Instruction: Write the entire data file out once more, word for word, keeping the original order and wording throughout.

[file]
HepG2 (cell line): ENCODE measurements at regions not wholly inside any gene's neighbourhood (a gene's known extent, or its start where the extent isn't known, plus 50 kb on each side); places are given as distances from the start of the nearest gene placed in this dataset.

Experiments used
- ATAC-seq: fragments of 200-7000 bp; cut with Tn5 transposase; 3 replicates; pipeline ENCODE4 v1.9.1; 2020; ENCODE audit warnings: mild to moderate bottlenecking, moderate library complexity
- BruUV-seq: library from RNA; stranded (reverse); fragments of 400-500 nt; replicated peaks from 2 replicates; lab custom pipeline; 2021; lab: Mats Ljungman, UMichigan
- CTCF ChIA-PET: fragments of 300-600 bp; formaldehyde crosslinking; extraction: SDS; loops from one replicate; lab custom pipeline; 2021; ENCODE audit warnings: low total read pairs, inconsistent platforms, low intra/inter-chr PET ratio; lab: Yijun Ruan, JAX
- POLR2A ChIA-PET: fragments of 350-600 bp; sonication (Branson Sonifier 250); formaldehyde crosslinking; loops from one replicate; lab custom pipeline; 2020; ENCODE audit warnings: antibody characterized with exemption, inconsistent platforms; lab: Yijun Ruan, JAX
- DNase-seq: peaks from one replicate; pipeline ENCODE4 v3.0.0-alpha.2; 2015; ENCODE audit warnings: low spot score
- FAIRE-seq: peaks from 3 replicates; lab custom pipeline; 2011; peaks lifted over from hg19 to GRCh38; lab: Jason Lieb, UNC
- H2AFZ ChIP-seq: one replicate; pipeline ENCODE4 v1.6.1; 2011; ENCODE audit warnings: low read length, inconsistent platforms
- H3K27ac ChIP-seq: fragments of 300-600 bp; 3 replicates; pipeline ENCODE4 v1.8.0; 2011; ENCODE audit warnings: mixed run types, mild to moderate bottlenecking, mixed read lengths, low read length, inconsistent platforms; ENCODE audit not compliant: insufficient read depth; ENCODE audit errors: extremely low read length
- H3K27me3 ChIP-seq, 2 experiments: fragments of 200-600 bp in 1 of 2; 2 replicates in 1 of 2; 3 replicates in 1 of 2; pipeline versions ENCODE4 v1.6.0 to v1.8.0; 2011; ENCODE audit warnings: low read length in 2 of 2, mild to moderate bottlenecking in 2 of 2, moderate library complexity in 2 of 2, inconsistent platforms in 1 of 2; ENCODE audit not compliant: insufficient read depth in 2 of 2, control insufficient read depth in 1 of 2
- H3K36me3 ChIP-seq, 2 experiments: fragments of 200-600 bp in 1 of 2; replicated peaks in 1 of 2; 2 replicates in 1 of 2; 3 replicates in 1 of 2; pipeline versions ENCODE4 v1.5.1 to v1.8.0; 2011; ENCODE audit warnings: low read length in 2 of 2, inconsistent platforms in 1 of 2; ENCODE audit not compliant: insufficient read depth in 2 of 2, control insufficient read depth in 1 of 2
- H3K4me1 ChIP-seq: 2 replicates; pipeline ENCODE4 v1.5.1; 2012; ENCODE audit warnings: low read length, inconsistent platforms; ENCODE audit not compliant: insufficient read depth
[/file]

HepG2 (cell line): ENCODE measurements at regions not wholly inside any gene's neighbourhood (a gene's known extent, or its start where the extent isn't known, plus 50 kb on each side); places are given as distances from the start of the nearest gene placed in this dataset.

Experiments used
- ATAC-seq: fragments of 200-7000 bp; cut with Tn5 transposase; 3 replicates; pipeline ENCODE4 v1.9.1; 2020; ENCODE audit warnings: mild to moderate bottlenecking, moderate library complexity
- BruUV-seq: library from RNA; stranded (reverse); fragments of 400-500 nt; replicated peaks from 2 replicates; lab custom pipeline; 2021; lab: Mats Ljungman, UMichigan
- CTCF ChIA-PET: fragments of 300-600 bp; formaldehyde crosslinking; extraction: SDS; loops from one replicate; lab custom pipeline; 2021; ENCODE audit warnings: low total read pairs, inconsistent platforms, low intra/inter-chr PET ratio; lab: Yijun Ruan, JAX
- POLR2A ChIA-PET: fragments of 350-600 bp; sonication (Branson Sonifier 250); formaldehyde crosslinking; loops from one replicate; lab custom pipeline; 2020; ENCODE audit warnings: antibody characterized with exemption, inconsistent platforms; lab: Yijun Ruan, JAX
- DNase-seq: peaks from one replicate; pipeline ENCODE4 v3.0.0-alpha.2; 2015; ENCODE audit warnings: low spot score
- FAIRE-seq: peaks from 3 replicates; lab custom pipeline; 2011; peaks lifted over from hg19 to GRCh38; lab: Jason Lieb, UNC
- H2AFZ ChIP-seq: one replicate; pipeline ENCODE4 v1.6.1; 2011; ENCODE audit warnings: low read length, inconsistent platforms
- H3K27ac ChIP-seq: fragments of 300-600 bp; 3 replicates; pipeline ENCODE4 v1.8.0; 2011; ENCODE audit warnings: mixed run types, mild to moderate bottlenecking, mixed read lengths, low read length, inconsistent platforms; ENCODE audit not compliant: insufficient read depth; ENCODE audit errors: extremely low read length
- H3K27me3 ChIP-seq, 2 experiments: fragments of 200-600 bp in 1 of 2; 2 replicates in 1 of 2; 3 replicates in 1 of 2; pipeline versions ENCODE4 v1.6.0 to v1.8.0; 2011; ENCODE audit warnings: low read length in 2 of 2, mild to moderate bottlenecking in 2 of 2, moderate library complexity in 2 of 2, inconsistent platforms in 1 of 2; ENCODE audit not compliant: insufficient read depth in 2 of 2, control insufficient read depth in 1 of 2
- H3K36me3 ChIP-seq, 2 experiments: fragments of 200-600 bp in 1 of 2; replicated peaks in 1 of 2; 2 replicates in 1 of 2; 3 replicates in 1 of 2; pipeline versions ENCODE4 v1.5.1 to v1.8.0; 2011; ENCODE audit warnings: low read length in 2 of 2, inconsistent platforms in 1 of 2; ENCODE audit not compliant: insufficient read depth in 2 of 2, control insufficient read depth in 1 of 2
- H3K4me1 ChIP-seq: 2 replicates; pipeline ENCODE4 v1.5.1; 2012; ENCODE audit warnings: low read length, inconsistent platforms; ENCODE audit not compliant: insufficient read depth